(for a list of our upcoming projects, click HERE)

Where were we? Oh yeah, the walls. So now that the walls are pretty, the next project we moved forward on was installing a pendant lamp in the corner where her armchair will eventually go. The first idea was to DIY a feather pendant lamp. However, we are on a budget and buying the ostrich feathers for a lamp was turning out to be quite cost prohibitive. So we scoured the internet and babygirl settled on another super cool but more economical lamp project... a String Pendant Lamp. YIPPEE! I loved this idea so much. Plus we had 90% of EVERYTHING to make this project in our home. So the cost = $ LOW!

A while back we both fell in love with a string light fixture that we saw in the window display of Anthro, so this was a perfect opportunity to bring that design into our home.

What you'll need for the string pendant:

We went with a beach ball because Babygirl didn't want a really large lamp, but I have seen DIYers who have used exercise balls (36" round). You can go smaller or larger than what we are doing. It's totally up to you and what fits into and looks best in your space.

1. Inflate the beach ball and, taking your Sharpie, draw a circle a little larger than the size of your lightbulb. It doesn't need to be perfect. This is where you will insert your cord kit. We drew our circle around the air valve to make it easy to hang and to make it easy to deflate later. Next, you want to rub vaseline all over the rest of the beach ball. This prevents the string from adhering to the beach ball when it's time to deflate it.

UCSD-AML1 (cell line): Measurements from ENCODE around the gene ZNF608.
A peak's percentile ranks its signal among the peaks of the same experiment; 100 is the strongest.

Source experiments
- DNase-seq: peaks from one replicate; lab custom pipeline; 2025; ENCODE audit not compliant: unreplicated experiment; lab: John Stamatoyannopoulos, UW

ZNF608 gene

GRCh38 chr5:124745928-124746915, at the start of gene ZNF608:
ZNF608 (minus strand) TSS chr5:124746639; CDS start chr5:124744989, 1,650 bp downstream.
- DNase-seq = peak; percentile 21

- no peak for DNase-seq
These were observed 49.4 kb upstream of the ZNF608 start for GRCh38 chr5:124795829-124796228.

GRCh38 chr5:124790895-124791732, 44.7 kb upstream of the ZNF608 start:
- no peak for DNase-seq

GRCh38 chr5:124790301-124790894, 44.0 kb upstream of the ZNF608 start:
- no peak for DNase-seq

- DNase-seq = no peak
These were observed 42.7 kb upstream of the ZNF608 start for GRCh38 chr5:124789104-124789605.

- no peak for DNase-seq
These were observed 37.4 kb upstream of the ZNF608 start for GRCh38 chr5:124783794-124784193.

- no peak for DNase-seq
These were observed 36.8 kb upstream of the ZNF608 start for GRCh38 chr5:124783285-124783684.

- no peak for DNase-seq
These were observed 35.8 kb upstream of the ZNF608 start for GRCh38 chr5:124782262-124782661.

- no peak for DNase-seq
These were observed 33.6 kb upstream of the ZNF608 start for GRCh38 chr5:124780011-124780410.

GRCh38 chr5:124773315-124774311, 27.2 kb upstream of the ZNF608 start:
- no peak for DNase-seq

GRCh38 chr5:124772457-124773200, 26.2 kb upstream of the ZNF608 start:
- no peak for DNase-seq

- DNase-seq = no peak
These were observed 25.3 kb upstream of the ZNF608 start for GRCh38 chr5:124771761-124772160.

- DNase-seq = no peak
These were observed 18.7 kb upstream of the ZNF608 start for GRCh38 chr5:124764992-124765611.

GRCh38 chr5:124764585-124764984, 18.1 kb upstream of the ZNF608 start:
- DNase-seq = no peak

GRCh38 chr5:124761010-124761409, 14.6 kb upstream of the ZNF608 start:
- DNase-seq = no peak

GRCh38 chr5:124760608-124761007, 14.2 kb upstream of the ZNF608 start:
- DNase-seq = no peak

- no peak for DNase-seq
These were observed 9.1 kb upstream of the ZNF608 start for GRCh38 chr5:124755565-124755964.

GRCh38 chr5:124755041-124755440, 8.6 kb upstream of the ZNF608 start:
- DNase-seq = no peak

2. Hang the ball so that it's not touching anything. (We tied a string to the air valve on the beach ball and hung it from a spare closet rod between two folding chairs. I also HIGHLY SUGGEST covering your work surface with newspaper or a drop cloth or old sheet to protect it. The old sheet we used had decoupage glaze all over it by the time we finished.

 3. We didn't really measure out the glue mixture. Basically you want to pour the entire bottle of Mod Podge into a mixing bowl, add a handful of cornstarch and then slowly add water until you get the consistency of coffee cream. VOILA! So profesh, right?

4. This project definitely takes two to tango - even if you have it hanging. To get started, you want to pull out a length of string from your yarn ball and tape the end of the string near the top of the ball just inside the circle you drew. We will cut this away later. Now place the rest of the yarn ball directly into your glue mixture.